by Jake Cohn

I almost died at birth. For more than a month I was in intensive care before coming home to live in Telluride, Colorado. As a result of the high elevation in Telluride, I was on oxygen 24/7 for the first few years of my life. I spent my first three birthdays in the hospital due to asthma complications.

What really helped me though was staying active as a child – my parents never stopped me from doing anything. I was sick a lot, but my parents tried to manage my asthma with a plan from National Jewish Health. National Jewish Health was a life saver because the doctors in Telluride were not asthma specialists; they were always reacting to my asthma issues rather than trying to prevent them. My childhood would probably have been easier if my doctor had known how to properly manage my asthma.

In my teenage years, I was not proactive in my asthma prevention. I kept thinking I would outgrow my asthma as so many people say they do, but I never did. Whenever I got sick I would get a chest infection and learned to deal with intense coughing in the weeks to follow. In 2007, I was hospitalized in Hawaii due to an asthma attack –this opened my eyes to how serious my asthma was, and I began to be more proactive in managing my asthma; however, I was still on high doses of prednisone at least once a month due to severe coughing.

Today I manage my asthma by a plan set out by my doctor at National Jewish Health. I still get chest infections whenever I get sick, and these can turn into weeks of coughing. But now I manage my asthma through preventative measures and take prednisone as little as possible. Today, I am extremely fortunate to travel the world and ski professionally. It’s crucial for me to manage my asthma and prevent attacks because if I am sick or coughing, the exercise and cold can only make it worse.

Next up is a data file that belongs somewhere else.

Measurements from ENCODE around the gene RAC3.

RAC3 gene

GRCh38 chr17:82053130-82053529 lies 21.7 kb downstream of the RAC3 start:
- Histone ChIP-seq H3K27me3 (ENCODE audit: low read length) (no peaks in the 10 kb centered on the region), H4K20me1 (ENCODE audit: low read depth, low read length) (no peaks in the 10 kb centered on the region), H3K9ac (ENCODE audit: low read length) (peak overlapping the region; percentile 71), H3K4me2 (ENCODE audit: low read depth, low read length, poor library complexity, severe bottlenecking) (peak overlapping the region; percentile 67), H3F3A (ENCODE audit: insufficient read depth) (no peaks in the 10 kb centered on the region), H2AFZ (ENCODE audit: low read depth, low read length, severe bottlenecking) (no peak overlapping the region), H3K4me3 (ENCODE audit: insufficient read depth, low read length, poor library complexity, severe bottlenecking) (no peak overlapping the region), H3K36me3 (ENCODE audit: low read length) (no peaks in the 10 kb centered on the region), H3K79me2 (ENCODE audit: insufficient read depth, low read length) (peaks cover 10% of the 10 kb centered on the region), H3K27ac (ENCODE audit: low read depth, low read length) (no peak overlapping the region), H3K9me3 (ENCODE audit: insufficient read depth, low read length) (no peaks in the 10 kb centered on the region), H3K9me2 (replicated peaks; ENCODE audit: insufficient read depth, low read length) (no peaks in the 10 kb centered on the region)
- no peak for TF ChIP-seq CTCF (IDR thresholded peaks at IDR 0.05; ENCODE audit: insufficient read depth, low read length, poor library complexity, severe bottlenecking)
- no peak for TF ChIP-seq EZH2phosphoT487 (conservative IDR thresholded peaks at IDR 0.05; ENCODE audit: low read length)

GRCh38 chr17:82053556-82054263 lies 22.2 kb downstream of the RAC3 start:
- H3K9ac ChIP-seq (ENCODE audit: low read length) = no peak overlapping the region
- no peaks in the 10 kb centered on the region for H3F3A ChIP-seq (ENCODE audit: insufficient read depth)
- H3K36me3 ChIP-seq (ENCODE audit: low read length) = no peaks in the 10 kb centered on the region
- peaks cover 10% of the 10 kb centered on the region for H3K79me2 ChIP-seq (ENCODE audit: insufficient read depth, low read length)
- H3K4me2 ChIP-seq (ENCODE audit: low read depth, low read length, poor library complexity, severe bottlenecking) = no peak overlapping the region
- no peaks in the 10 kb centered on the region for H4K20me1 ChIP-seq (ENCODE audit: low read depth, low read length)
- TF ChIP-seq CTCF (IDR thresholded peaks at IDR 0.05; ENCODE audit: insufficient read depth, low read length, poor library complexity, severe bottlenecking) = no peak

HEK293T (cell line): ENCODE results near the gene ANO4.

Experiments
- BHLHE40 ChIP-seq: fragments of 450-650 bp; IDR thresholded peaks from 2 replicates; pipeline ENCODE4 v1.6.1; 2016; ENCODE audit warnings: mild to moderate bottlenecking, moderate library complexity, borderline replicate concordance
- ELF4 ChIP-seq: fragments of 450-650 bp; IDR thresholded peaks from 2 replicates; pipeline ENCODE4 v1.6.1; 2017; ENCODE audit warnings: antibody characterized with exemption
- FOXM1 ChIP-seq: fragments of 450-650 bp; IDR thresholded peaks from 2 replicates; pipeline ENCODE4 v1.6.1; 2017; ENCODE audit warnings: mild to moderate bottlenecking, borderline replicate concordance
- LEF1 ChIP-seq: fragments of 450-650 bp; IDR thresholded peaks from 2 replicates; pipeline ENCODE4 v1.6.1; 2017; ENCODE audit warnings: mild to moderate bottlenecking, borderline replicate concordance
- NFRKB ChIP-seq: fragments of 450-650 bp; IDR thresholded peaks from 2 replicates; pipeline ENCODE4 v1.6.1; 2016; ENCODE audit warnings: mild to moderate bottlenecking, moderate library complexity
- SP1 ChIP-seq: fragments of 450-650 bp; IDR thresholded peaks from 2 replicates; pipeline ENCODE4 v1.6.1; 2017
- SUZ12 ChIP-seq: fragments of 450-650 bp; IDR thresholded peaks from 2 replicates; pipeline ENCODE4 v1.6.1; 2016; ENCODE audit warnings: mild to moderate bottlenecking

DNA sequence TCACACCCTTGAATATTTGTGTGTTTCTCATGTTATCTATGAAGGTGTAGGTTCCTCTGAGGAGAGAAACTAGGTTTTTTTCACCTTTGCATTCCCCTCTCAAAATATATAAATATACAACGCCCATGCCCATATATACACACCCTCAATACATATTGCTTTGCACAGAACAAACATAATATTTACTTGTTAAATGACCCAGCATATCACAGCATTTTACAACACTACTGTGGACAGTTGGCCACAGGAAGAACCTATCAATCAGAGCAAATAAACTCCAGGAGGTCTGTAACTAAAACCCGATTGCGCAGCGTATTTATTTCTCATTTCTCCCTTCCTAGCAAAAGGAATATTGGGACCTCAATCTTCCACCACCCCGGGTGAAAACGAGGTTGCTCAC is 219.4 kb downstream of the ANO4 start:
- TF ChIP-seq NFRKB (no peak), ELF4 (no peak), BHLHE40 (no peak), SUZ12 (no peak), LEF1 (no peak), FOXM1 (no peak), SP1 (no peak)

Just because you have asthma doesn’t mean you can’t ski, snowboard, or play sports. Asthma doesn’t need to hold you back from what you love doing. It helps a lot when your doctor has the right training to take care of people with asthma. With the correct plan and information provided by your doctor, you can live your life with minimal asthma episodes. Want proof? Look at me.

If the Asthma Toolkit Program had been around when I was a baby, my doctor might have had a better understanding of how to take care of patients with asthma, and I might have been able to be more active and stay out of the hospital. I expect that this program will help other kids with asthma to be able to stay out of the hospital and lead normal lives.